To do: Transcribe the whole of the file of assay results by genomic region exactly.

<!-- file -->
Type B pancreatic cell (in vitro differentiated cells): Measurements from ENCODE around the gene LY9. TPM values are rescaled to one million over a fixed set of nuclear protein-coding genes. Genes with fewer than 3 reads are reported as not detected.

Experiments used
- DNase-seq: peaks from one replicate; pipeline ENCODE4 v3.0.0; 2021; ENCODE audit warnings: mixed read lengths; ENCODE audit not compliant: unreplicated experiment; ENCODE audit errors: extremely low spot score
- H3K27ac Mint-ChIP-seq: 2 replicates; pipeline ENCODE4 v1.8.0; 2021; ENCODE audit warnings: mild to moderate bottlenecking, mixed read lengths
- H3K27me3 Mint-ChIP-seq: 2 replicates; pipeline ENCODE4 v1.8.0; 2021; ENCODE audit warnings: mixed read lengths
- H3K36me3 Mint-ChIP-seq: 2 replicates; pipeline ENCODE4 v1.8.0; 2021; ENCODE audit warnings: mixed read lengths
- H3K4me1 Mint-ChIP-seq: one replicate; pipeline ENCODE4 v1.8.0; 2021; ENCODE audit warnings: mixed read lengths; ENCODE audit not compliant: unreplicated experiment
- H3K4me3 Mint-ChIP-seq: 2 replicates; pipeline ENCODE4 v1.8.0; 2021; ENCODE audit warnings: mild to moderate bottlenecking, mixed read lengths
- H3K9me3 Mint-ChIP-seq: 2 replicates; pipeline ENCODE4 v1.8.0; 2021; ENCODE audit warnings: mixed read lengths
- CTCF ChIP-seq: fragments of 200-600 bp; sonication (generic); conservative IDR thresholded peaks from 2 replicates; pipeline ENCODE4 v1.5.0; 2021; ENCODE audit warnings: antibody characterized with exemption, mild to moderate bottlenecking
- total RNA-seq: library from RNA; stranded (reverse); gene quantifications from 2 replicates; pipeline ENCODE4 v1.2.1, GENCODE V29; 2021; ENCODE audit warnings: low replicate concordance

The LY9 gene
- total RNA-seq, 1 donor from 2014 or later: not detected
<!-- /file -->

Type B pancreatic cell (in vitro differentiated cells): Measurements from ENCODE around the gene LY9. TPM values are rescaled to one million over a fixed set of nuclear protein-coding genes. Genes with fewer than 3 reads are reported as not detected.

Experiments used
- DNase-seq: peaks from one replicate; pipeline ENCODE4 v3.0.0; 2021; ENCODE audit warnings: mixed read lengths; ENCODE audit not compliant: unreplicated experiment; ENCODE audit errors: extremely low spot score
- H3K27ac Mint-ChIP-seq: 2 replicates; pipeline ENCODE4 v1.8.0; 2021; ENCODE audit warnings: mild to moderate bottlenecking, mixed read lengths
- H3K27me3 Mint-ChIP-seq: 2 replicates; pipeline ENCODE4 v1.8.0; 2021; ENCODE audit warnings: mixed read lengths
- H3K36me3 Mint-ChIP-seq: 2 replicates; pipeline ENCODE4 v1.8.0; 2021; ENCODE audit warnings: mixed read lengths
- H3K4me1 Mint-ChIP-seq: one replicate; pipeline ENCODE4 v1.8.0; 2021; ENCODE audit warnings: mixed read lengths; ENCODE audit not compliant: unreplicated experiment
- H3K4me3 Mint-ChIP-seq: 2 replicates; pipeline ENCODE4 v1.8.0; 2021; ENCODE audit warnings: mild to moderate bottlenecking, mixed read lengths
- H3K9me3 Mint-ChIP-seq: 2 replicates; pipeline ENCODE4 v1.8.0; 2021; ENCODE audit warnings: mixed read lengths
- CTCF ChIP-seq: fragments of 200-600 bp; sonication (generic); conservative IDR thresholded peaks from 2 replicates; pipeline ENCODE4 v1.5.0; 2021; ENCODE audit warnings: antibody characterized with exemption, mild to moderate bottlenecking
- total RNA-seq: library from RNA; stranded (reverse); gene quantifications from 2 replicates; pipeline ENCODE4 v1.2.1, GENCODE V29; 2021; ENCODE audit warnings: low replicate concordance

The LY9 gene
- total RNA-seq, 1 donor from 2014 or later: not detected